Our salary administration program is based on job descriptions, job evaluations and performance appraisals. Job descriptions are written by supervisors for most positions within their control. They state the functions, objectives, responsibilities and skill or knowledge requirements of each position.
After a job description is prepared, a job evaluation determines the relative value of the job compared to other jobs in the Company. This is accomplished by measuring the following factors:
  • The knowledge and skills required to satisfactorily perform the job - including any management capabilities that may be required.
  • The amount of original problem - solving required and other mental demands of the position.
  • The amount of freedom given the individual.
  • The importance of financial decisions inherent in the position.
The degree to which each of these factors applies to a given job - if at all - determines its evaluation. Different jobs with approximately the same evaluation are grouped together into job grades for the purpose of administering salaries. Each job grade has a corresponding salary range.
Once employee has been placed in a job grade with its corresponding salary range, his/her future salary progress is directly related to his/her job performance which is reviewed periodically usually every 12 months. The purpose of these performance appraisals is to give employee and his/her supervisor an opportunity to sit down together and discuss not only his/her performance on the job - but also the content of employee's job; his/her work habits, interests, strengths, weaknesses, potential for advancement, and goals for improved performance.
Among the many factors that are weighed during the performance appraisal process are the accuracy, quality and quantity of the work employee does; how well employee interact with customers, the public and other staff members; his/her attendance and punctuality, attitude, motivation and cooperation, ability to make decisions, resolve problems or recommend changes.
Performance appraisals are an ongoing process of communication conducted at regular intervals. How often employee's salary is reviewed depends on his/her position and where his/her salary falls within the established range. When employee meets with his/her supervisor at his/her performance appraisal interviews, much of what employee discusses will be documented and signed by employee - and so employee's input is just as valuable as his/her supervisor's.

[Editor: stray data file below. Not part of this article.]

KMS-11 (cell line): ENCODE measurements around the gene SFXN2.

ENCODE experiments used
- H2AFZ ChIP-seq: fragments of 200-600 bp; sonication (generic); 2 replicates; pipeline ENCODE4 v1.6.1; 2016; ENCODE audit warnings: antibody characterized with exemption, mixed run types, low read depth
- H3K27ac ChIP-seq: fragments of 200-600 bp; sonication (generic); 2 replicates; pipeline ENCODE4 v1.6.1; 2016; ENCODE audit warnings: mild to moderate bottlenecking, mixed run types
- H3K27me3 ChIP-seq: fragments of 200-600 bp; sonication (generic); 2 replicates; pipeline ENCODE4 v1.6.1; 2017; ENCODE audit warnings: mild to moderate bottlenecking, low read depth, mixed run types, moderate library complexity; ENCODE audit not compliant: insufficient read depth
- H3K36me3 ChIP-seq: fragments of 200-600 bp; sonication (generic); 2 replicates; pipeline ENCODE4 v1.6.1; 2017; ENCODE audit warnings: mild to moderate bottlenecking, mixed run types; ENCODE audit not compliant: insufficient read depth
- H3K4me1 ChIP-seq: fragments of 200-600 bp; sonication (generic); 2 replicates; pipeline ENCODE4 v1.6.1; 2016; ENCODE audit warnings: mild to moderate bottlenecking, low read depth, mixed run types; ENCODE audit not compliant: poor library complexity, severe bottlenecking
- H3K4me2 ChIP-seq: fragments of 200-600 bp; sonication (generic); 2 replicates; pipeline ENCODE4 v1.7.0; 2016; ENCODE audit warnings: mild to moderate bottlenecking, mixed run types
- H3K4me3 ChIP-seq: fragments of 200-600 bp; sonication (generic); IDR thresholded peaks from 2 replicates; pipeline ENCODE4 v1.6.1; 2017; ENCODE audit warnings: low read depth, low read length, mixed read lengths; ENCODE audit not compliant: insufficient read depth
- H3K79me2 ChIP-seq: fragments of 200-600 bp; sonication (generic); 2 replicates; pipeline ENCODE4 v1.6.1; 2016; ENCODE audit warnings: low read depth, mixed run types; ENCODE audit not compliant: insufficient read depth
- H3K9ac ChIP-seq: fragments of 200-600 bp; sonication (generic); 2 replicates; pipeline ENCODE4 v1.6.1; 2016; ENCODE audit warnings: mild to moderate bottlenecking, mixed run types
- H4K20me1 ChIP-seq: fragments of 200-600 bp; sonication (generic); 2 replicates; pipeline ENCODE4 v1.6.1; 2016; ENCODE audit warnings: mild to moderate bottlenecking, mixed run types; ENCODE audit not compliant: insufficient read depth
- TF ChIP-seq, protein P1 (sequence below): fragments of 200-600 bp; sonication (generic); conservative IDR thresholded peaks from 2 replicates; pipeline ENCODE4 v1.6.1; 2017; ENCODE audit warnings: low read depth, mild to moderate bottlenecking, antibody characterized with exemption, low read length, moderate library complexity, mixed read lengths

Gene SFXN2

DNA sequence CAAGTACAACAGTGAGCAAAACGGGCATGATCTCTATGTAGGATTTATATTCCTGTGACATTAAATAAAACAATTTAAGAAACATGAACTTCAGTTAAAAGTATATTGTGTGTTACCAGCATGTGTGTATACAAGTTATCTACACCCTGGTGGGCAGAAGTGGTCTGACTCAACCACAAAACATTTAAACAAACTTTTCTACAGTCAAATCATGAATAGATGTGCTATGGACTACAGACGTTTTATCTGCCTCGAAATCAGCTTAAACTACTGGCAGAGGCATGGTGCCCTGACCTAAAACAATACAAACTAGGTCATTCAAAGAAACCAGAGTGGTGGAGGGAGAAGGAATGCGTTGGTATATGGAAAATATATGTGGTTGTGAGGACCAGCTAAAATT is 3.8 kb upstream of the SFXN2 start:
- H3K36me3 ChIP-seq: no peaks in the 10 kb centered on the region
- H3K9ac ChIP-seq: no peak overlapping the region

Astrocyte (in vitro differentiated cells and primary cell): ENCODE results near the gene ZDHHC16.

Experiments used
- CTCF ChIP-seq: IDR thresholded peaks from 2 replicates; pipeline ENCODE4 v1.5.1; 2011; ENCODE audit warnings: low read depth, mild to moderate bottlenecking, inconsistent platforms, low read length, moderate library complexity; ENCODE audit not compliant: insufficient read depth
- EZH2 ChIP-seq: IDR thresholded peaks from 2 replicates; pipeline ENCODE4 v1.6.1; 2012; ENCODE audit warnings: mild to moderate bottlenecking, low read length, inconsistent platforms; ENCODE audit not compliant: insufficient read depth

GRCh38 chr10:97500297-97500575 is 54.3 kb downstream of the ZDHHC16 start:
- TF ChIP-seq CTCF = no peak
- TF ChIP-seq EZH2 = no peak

In addition to letting employee knows where he/she stands and letting his/her supervisor know how he/she feels about his/her work, as the basis for salary recommendations and promotions.
* Salary Increases
Salary increases may be recommended by employee's supervisor and fall into
two general categories: merit increases and promotional increases.
* Merit Increases
Merit increases are based on employee's performance and achievements, as well as his/her position within his/her salary range.
* Promotional Increases
Promotional increases are provided if employee is promoted to a higher job grade. They reflect the increased responsibilities and higher salary range of employee's new position.
Salary adjustments may also be granted to correct any inequities in pay levels. Salary increases are deferred if employee takes a leave of absence or if employee is placed on probation. Following employee's return to work, or the end of his/her probationary period, his/her supervisor will discuss his/her salary - and any possible changes in it - with employee.
Salary Structure

1. Many of the principles and definitions already set down with reference to the administration of hourly wages also apply to salary structure.
2. Each salary position has been assigned a salary grade. The grade represents accurately the level of contribution to the overall organization which is possible while performing the duties of the position. The salary grade is determined either by formal evaluation or job ranking.
The latter is in the nature of an estimate and is arrived at by analytical comparison rather than assignment of Points. It is temporary and will be subsequently confirmed or altered by formal evaluation.
3. As with hourly rate ranges, a salary employee's current level in his range should properly reward the degree of his actual mastery and performance of his assigned duties.
4. The structure or ranges of dollars assigned to the various salary grades is the result of area, internal salary situation, industry and market surveys. This structure is reviewed annually to be certain that a fair and appropriate salary opportunity is provided every employee in each grade.
5. It is the responsibility of HR Manager to establish and maintain a fair and competitive salary structure. It is the responsibility of each manager, cooperating with HR Manager to see to it that each of his salary employees receives proper compensation for the contribution he makes.

Best regards,

From China, Shanghai